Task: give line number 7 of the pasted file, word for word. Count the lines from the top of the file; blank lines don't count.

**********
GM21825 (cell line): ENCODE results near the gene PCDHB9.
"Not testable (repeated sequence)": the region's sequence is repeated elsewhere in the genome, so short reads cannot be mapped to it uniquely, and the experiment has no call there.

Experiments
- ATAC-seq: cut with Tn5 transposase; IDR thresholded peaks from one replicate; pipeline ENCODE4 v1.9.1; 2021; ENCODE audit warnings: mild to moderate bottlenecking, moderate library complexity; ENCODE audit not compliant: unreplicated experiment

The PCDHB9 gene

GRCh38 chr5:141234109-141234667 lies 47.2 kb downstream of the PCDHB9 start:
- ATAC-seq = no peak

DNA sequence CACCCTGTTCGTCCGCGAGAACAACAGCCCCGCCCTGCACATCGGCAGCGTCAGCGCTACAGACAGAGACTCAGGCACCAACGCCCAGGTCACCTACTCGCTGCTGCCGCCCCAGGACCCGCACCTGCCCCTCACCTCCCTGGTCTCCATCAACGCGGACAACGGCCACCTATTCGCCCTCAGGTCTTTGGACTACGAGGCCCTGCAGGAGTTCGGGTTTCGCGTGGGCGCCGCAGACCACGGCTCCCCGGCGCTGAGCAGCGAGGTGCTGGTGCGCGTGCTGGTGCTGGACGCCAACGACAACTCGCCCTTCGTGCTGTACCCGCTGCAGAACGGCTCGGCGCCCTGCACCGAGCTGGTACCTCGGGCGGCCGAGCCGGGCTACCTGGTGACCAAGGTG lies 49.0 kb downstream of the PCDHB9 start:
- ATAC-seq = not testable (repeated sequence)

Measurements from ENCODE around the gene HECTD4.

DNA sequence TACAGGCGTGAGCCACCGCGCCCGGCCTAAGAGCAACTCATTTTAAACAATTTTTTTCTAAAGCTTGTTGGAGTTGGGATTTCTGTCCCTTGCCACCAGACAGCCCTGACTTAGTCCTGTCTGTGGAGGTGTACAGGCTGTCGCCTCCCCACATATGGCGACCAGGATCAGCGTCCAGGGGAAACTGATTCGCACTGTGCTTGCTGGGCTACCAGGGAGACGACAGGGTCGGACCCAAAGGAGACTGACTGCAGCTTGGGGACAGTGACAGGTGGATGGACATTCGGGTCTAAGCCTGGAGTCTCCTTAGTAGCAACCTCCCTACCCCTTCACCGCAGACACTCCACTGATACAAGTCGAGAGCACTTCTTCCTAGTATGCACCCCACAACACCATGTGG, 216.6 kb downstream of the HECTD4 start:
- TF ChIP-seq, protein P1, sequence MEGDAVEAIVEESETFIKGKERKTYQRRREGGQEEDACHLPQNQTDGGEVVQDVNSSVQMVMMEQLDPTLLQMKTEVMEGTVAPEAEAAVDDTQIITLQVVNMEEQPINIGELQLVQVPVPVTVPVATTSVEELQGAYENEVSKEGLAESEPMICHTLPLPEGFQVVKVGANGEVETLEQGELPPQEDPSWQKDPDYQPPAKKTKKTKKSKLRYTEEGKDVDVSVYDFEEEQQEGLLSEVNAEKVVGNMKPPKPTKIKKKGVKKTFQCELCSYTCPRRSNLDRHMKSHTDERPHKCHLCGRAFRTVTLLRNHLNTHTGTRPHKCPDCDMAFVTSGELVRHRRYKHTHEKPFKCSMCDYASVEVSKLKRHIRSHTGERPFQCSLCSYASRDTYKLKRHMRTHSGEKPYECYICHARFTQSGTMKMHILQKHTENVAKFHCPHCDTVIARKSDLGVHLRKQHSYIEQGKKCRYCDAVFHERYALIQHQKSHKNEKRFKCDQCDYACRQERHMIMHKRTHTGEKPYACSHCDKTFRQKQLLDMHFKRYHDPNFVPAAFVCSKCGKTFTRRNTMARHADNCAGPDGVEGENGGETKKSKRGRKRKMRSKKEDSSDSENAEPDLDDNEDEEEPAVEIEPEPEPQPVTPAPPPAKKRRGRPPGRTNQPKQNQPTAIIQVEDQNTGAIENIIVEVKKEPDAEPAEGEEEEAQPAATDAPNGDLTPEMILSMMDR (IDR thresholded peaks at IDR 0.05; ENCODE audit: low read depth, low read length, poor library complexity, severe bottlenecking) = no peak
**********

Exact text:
- ATAC-seq = no peak